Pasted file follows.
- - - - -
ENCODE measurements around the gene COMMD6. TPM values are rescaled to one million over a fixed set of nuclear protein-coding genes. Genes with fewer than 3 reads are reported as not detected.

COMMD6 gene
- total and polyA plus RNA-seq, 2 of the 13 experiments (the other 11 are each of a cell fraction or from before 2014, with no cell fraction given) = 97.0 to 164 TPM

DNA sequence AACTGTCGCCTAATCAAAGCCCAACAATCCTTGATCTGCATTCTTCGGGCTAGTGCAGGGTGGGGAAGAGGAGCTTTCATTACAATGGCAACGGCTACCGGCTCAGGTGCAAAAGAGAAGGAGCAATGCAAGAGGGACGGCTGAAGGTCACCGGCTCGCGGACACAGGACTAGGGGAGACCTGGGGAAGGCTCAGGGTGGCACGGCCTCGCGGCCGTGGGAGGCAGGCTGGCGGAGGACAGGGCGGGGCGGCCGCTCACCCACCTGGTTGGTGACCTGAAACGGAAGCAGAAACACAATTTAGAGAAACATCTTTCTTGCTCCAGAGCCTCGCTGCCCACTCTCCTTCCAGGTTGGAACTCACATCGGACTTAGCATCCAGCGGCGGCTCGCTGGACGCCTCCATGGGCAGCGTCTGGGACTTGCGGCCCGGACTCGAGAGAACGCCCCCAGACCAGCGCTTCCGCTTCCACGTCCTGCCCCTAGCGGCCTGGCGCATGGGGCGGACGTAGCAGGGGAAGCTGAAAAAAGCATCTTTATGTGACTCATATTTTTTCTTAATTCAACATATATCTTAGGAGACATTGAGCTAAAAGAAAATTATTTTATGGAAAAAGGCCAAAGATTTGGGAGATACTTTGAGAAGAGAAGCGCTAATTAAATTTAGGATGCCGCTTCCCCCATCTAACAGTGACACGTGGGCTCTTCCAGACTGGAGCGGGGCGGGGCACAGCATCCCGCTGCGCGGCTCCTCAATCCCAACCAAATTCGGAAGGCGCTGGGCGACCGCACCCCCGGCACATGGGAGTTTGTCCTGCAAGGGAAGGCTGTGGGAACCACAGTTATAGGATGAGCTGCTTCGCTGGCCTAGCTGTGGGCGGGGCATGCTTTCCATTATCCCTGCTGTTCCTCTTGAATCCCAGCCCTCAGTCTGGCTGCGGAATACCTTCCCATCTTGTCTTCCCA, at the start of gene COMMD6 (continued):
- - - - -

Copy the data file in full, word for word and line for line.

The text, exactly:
ENCODE measurements around the gene COMMD6. TPM values are rescaled to one million over a fixed set of nuclear protein-coding genes. Genes with fewer than 3 reads are reported as not detected.

COMMD6 gene
- total and polyA plus RNA-seq, 2 of the 13 experiments (the other 11 are each of a cell fraction or from before 2014, with no cell fraction given) = 97.0 to 164 TPM

DNA sequence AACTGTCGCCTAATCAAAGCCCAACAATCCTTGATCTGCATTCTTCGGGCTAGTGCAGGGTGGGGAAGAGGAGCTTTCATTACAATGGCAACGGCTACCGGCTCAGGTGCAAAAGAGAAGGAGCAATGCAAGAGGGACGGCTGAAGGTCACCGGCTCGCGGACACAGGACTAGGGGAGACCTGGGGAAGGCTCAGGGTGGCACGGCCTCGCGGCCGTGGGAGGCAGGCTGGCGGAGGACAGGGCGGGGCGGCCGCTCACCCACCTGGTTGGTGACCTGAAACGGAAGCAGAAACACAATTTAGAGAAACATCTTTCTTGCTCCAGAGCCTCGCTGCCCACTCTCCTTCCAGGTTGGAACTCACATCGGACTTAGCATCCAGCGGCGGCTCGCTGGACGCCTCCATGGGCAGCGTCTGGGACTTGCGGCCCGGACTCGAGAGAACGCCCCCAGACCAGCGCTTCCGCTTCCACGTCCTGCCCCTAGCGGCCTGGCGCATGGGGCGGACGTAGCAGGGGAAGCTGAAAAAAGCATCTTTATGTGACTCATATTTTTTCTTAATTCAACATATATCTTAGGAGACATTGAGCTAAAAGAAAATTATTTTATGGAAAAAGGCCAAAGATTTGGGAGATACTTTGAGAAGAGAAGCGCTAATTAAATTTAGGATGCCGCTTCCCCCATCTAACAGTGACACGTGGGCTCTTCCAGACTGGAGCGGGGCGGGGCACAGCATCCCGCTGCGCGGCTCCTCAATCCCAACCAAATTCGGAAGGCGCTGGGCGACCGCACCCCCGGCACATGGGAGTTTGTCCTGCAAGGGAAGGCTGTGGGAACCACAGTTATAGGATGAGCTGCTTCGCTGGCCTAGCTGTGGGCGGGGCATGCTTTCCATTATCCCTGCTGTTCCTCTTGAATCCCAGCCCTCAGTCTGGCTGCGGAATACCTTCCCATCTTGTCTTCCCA, at the start of gene COMMD6 (continued):